It’s not every day that you see a hummingbird in the headlines. But I did a few days ago, when the Associated Press reported a story out of San Francisco:
A tiny unborn hummingbird is getting in the way of a big bridge project in the San Francisco Bay Area.
The discovery of a nest and egg in a tree is stalling the start of upgrades on the Richmond / San Rafael Bridge about 30 miles north of San Francisco, officials said Tuesday.
The species, Anna’s hummingbird, is protected under the Migratory Bird Treaty Act that forbids the removal of the egg and offers other protections to birds.
The nest — about half the size of a fist — was discovered about a week ago when work was set to begin.
I thought of abortion. Really? Why did I think of abortion? Let me paste an excerpt from something I wrote last fall. I was writing about my embrace of an anti-abortion position, a long time ago:
Another memory from my teens: I was a great watcher of a new political show on CNN, Crossfire. One evening, they had a pro-lifer on. … He said that it was illegal to destroy an eagle’s egg. You could go to jail for it. Everyone knew that whatever was inside the egg would become an eagle. Therefore, it was precious. At the same time, we denied the personhood of the human fetus. You could destroy it without penalty. It was your right.
What a moron, I thought. … Eagle’s eggs and babies! I was a very sophisticated teenager. Yet I found that I could not really answer the man. Who was the moron now?
An inky-dinky hummingbird — unborn, in an egg — has caused the stoppage of a major construction project. Something to ponder, I think.
‐Readers of this column may remember Vladimir Kara-Murza, whom I met last year. He was a speaker at the Oslo Freedom Forum, the annual human-rights gathering in Norway. Here are a few lines I wrote about him:
He is the head of Open Russia. It’s particularly gratifying to see him — because they almost killed him. They poisoned him last year. He fell into a coma. He came out of it. He is still working in Russia, though his family is in safe keeping, elsewhere.
It’s hazardous work, criticizing the Kremlin, advocating democracy for Russia. Just ask Boris Nemtsov, with whom Kara-Murza worked closely. Actually, you can’t ask him, because they shot him dead.
Kara-Murza talks of a time after Communism and before Putin. Russia had many problems, says Kara-Murza. But it also had diverse media, multiple parties, and regular elections. There are people who say that Russia is not suited to democracy, Kara-Murza notes. “But if a Slavic and Orthodox country like Serbia can do it, then a Slavic and Orthodox country like Russia can.”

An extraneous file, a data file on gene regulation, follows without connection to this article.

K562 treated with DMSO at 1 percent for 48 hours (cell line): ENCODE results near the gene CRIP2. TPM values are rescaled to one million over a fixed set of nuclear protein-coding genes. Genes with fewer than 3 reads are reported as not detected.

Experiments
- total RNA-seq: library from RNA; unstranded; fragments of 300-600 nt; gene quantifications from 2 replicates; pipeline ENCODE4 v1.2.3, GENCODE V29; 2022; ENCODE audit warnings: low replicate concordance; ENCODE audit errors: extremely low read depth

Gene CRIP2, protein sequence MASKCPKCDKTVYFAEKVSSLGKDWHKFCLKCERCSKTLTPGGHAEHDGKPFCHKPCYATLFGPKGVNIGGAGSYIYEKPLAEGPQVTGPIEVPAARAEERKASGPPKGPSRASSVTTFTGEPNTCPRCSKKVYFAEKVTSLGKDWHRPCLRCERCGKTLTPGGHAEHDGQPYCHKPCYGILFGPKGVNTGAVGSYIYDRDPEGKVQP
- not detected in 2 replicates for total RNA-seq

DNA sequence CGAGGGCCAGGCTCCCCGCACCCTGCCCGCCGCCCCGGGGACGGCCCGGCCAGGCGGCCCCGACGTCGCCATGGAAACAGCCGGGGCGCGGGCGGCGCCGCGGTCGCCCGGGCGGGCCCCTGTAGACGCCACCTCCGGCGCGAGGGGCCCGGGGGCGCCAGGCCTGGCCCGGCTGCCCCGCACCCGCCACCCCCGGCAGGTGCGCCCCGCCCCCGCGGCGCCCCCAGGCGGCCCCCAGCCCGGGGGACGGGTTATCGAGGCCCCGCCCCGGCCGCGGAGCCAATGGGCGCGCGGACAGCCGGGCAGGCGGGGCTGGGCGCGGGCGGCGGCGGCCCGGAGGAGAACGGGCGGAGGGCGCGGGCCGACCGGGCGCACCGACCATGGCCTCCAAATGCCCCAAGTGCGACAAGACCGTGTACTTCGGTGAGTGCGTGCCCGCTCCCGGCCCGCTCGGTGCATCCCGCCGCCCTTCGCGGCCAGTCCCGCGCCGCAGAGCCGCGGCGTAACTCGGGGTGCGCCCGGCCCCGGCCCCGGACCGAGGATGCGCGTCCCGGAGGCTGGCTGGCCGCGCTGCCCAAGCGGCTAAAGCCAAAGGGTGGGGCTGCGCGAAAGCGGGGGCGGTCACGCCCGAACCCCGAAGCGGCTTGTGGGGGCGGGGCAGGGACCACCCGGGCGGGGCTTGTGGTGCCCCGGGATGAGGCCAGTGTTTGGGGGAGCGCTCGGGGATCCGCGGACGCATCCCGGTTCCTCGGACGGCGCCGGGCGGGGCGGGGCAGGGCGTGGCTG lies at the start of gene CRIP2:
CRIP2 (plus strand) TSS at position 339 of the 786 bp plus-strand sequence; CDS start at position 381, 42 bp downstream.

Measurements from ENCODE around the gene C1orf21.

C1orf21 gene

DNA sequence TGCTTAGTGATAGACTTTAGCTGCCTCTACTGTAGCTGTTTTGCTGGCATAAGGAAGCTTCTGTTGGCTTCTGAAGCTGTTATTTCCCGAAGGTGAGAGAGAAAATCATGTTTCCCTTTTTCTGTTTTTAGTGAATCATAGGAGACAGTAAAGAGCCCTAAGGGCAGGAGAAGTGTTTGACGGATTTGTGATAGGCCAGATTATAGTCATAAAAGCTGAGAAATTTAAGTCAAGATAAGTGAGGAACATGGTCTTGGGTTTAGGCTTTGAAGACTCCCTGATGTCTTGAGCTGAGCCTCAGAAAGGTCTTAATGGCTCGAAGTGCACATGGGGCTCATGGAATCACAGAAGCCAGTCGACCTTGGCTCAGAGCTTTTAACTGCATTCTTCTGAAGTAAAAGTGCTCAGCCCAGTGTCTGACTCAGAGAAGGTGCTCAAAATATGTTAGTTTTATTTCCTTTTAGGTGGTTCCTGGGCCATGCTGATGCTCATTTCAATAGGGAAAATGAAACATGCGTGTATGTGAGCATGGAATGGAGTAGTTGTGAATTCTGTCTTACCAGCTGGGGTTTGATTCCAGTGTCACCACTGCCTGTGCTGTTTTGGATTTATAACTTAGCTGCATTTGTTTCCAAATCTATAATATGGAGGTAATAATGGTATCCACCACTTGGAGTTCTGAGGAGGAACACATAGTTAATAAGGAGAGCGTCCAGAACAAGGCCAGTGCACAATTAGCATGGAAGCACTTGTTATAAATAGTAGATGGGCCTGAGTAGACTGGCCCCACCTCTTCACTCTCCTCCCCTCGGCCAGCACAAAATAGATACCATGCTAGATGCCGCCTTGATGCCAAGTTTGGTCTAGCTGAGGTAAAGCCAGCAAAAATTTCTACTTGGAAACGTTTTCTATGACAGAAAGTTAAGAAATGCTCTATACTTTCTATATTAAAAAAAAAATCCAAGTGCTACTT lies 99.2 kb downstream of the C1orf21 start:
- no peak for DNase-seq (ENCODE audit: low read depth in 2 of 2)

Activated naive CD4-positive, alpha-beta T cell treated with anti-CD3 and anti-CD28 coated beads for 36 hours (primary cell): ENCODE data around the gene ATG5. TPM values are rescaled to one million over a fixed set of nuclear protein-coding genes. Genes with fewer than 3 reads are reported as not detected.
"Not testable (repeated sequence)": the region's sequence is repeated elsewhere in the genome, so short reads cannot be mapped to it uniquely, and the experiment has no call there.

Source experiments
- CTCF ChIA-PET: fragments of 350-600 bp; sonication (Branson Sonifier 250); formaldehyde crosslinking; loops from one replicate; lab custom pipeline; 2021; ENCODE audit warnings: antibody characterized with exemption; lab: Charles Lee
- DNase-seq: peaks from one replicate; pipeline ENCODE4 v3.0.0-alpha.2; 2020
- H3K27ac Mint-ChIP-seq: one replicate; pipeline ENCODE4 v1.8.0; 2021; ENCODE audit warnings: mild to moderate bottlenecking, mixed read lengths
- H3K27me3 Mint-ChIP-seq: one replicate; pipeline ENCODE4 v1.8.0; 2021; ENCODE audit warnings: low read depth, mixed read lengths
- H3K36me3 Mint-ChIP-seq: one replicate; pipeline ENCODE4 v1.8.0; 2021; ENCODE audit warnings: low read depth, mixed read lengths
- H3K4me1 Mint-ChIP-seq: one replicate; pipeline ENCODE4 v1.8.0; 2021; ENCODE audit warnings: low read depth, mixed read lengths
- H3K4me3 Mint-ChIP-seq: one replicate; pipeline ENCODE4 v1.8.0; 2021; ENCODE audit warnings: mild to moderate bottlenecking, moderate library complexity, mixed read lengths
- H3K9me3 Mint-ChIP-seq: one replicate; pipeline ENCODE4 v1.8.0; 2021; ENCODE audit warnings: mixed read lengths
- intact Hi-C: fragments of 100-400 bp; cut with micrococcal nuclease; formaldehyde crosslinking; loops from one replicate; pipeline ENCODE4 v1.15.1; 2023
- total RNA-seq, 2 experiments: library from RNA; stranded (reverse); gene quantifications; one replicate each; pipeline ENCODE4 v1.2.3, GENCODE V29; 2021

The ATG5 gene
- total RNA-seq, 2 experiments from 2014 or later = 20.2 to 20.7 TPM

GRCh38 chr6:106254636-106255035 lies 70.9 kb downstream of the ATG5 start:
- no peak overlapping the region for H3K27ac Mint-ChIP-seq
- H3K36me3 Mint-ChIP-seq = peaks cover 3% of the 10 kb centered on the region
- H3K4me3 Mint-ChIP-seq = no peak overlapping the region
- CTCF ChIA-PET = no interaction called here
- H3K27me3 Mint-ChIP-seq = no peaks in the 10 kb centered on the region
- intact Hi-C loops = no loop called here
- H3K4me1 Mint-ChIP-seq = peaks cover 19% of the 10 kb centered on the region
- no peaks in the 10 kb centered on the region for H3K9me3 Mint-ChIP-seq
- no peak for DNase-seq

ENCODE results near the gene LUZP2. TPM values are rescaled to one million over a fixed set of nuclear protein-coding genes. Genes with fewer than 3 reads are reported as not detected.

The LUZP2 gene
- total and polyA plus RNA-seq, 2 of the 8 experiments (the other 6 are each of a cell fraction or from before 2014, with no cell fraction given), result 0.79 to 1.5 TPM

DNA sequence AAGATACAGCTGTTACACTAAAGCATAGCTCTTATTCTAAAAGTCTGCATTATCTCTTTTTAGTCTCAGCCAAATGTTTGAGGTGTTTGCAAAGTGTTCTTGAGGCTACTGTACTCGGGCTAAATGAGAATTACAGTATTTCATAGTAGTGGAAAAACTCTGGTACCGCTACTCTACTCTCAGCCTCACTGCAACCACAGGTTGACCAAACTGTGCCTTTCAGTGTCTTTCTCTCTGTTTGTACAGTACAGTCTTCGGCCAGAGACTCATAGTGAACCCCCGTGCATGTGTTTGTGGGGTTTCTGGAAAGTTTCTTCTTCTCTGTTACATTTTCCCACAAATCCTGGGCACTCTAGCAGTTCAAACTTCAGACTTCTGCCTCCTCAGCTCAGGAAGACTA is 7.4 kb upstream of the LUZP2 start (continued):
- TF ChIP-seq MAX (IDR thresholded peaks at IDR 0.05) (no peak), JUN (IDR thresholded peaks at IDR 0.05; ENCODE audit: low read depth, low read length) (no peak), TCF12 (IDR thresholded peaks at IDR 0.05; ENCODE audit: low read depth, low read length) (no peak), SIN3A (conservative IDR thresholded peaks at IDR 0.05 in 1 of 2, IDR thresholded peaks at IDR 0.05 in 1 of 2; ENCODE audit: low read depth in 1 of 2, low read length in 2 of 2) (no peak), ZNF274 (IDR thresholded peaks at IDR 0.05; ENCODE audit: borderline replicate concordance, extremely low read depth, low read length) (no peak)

It’s a “lie,” says Kara-Murza — an outright lie — that Russians are unsuited to democracy. “We are suited, just like you, and we will get there.”
I had lunch with Kara-Murza. An elegant and learned man, with a British accent. (Cambridge grad.) Also exceptionally brave.
I bring him up now because he has returned to the hospital with similar symptoms — similar to the ones he had before. He is in critical condition. To read a news story, go here.
‐Vladimir Putin, the leader of Russia, has gone to see Viktor Orbán, the leader of Hungary. (Article here.) They have a lot in common, those two. Big Putin and Little Putin — that’s what some people call them. These leaders are at the forefront of illiberalism. A lot of people on the American right like them, a lot. Because Putin and Orbán stand for nationalism, patriotism (as some people conceive it), strength.
This debate will go on in America. A Trump champion told me last year, “There is no more liberal versus conservative or Left versus Right. There is only nationalist versus globalist.” I have a feeling that the fundamental debate may be between liberal and illiberal — “liberal” meaning, not Phil Donahue, but 1776.
France may elect Madame Le Pen. Then the illiberals will truly be on a roll. They already are.
‐Two years ago, I went to Macedonia and did a story for National Review. Also a series here on the site. An interesting and troubled country.
Is there a country in the world that is not interesting and troubled? Well, some countries are more interesting and, unfortunately, more troubled than others.
One trouble in Macedonia is this: George Soros and his network are a powerful influence. A guy like Soros is just another donor, and influencer, in the United States. You have a right, I have a right. The Kochs have a right. Soros has a right.
All God’s chillen have rights.
But when the field is as small as Macedonia — you can do a lot. You can wield outsize leverage.